4. A method of the fabricating laminar semiconductor structures, comprising: providing a plate of semiconductor material of a particular conductivity type; forming depressions on a major surface of said plate subdividing said surface into a plurality of individual coplanar regions of similar shape and area delimited and mutually segregated by said depressions; forming on said plate adjacent said major surface a layer having a conductivity-type opposite to that of the plate; alloying said surface of the semiconductor plate to a metal reinforcing plate; and eroding the other major surface of the semiconductor plate down to said depressions.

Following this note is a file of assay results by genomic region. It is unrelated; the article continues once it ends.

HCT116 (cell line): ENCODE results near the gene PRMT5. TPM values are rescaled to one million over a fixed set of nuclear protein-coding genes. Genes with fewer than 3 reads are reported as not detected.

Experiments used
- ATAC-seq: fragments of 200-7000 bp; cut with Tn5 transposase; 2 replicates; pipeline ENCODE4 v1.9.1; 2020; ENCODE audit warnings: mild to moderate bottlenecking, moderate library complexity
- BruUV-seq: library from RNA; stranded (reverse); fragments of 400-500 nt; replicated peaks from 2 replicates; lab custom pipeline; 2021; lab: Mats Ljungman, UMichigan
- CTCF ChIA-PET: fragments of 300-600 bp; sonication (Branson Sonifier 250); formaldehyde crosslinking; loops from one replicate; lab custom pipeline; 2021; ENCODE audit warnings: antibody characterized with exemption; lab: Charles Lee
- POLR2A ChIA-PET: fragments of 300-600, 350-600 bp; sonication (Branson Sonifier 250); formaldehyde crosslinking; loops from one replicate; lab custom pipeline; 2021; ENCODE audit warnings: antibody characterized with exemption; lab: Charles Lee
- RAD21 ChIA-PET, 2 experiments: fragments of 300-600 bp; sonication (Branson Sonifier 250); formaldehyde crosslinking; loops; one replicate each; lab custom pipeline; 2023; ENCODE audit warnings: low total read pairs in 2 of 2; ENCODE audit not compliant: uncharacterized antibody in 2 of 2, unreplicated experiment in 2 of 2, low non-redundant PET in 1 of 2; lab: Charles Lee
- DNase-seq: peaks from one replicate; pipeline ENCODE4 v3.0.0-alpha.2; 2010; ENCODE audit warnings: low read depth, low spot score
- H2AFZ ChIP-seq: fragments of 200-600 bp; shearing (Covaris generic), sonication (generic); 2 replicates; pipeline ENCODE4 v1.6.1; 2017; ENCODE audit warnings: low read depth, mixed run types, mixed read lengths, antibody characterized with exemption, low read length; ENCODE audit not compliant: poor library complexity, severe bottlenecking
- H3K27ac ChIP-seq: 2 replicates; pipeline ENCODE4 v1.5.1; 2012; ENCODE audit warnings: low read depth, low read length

5. A method according to claim 4 wherein said one major surface of the semiconductor plate is alloyed to said metal plate by use of a conductivity-type determining material producing a region of conductivity opposite to that of said layer and forming a rectifying junction therewith.
6. A method according to claim 4 wherein said one major surface of said semiconductor plate is alloyed to said metal plate by use of an alloying material producing an ohmic contact therebetween.